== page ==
Monday, August 23, 2010
Old Article About José's First Playoff Game
I found this article on the Soixante site yesterday. It was written after José's first playoff game when he was with the Montreal Candadiens. It was April 24, 1997 and he was 20 years old. In the game against the Devils, he played 107:37 and stopped 56 shots in a 4-3 triple OT win. He lost 7 pounds over the course of that game!
Here's the article:
"A Star Is Born"
by Jack Todd
Thursday night slid into Friday morning, a dark-haired, handsome boy from Sainte-Julie, a wrist shot away from the far side of the Lafontaine Tunnel, made the short walk through midnight into manhood.
While the New Jersey Devils came at him in red-and-black waves and a legend-in-the-making named Martin Brodeur barred the gate at the far end of the ice, Jose Theodore took the best the Devils could throw at him and flung it back in their faces.
Theodore faced 59 shots and lost seven pounds Thursday night and Friday morning. His back hurt. His legs ached. One mistake and the game was over. One mistake and the season was over.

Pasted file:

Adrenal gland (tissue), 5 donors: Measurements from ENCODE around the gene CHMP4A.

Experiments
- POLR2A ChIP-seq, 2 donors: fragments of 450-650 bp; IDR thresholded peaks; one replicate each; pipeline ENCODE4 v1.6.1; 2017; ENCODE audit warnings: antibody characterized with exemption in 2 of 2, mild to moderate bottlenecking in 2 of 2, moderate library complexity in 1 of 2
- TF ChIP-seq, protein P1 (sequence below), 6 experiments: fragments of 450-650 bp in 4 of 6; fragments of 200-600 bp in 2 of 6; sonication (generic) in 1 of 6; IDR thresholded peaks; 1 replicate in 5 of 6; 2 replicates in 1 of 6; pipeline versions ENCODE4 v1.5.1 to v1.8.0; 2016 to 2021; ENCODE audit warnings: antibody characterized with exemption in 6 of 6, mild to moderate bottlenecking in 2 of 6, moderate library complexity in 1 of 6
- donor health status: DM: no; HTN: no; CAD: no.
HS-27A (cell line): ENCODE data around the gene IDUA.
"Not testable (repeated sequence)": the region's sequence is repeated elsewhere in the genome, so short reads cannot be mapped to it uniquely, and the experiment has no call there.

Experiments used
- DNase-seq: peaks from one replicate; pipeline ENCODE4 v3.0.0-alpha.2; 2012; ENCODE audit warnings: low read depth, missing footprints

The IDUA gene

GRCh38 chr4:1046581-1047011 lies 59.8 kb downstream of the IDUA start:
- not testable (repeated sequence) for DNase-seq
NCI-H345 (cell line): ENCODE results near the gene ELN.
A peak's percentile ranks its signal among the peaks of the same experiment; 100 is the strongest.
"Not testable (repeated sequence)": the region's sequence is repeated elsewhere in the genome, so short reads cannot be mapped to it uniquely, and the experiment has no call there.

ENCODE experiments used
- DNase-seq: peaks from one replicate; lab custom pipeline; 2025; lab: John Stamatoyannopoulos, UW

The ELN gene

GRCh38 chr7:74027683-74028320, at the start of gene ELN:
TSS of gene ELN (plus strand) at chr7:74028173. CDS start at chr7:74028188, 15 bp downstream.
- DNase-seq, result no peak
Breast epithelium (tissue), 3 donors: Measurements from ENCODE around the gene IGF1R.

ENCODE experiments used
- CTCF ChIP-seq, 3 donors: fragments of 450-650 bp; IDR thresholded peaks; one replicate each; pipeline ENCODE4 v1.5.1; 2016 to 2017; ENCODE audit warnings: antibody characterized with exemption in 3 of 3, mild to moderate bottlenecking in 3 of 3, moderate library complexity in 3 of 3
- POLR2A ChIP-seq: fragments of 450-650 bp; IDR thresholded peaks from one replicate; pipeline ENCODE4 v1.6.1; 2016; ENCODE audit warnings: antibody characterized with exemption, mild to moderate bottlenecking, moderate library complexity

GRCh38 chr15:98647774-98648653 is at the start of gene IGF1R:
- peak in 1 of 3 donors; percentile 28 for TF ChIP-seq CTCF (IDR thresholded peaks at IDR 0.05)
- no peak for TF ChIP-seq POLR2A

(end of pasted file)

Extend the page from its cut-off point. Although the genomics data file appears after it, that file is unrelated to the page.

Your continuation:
"Until a guy plays a game like that," coach Mario Tremblay said yesterday, "you never know how he's going to react."
Tremblay and the Canadiens know now. From the time Lyle Odelein scored for the Devils to tie it at 3-3 with 1:36 left in regulation until Patrice Brisebois won it at 7:37 of the third overtime period, Theodore kept the Devils from scoring.
He faced 28 shots in overtime alone. Only one shot got through after a fashion. It was a blast from Brian Rolston that hit Theodore in the side and trickled across the crease.
"It was going wide," Theodore said yesterday, unwilling to concede that the Devils had beaten him in any way. "It wasn't going into the net but it could have been a rebound. But Vlad (Malakhov) knocked it away. I've still got a bruise from that shot."
For nearly the span of two complete hockey games, Theodore lived the dream of many a Montreal-born boy: playing goal for the Canadiens in a playoff game and going head-to head with Brodeur, who is merely the second-most legendary Quebec goalie in captivity.
"I always wanted to play against him," Theodore said. "I work with him at the (Vladislav) Tretiak hockey school, but I've never played against him before. By the time I got into junior at 16, he was already out of junior."
To win a duel with Brodeur is like fencing with Zorro and carving your initials in his silk shirt. But Theodore did more than beat Brodeur. By the time his night's work was over, this 20-year-old goaltender had:
- Saved his team from an embarrassing four-game sweep in the first round of the playoffs;
- Become the first Canadiens goalie to win a playoff game at the Molson Centre;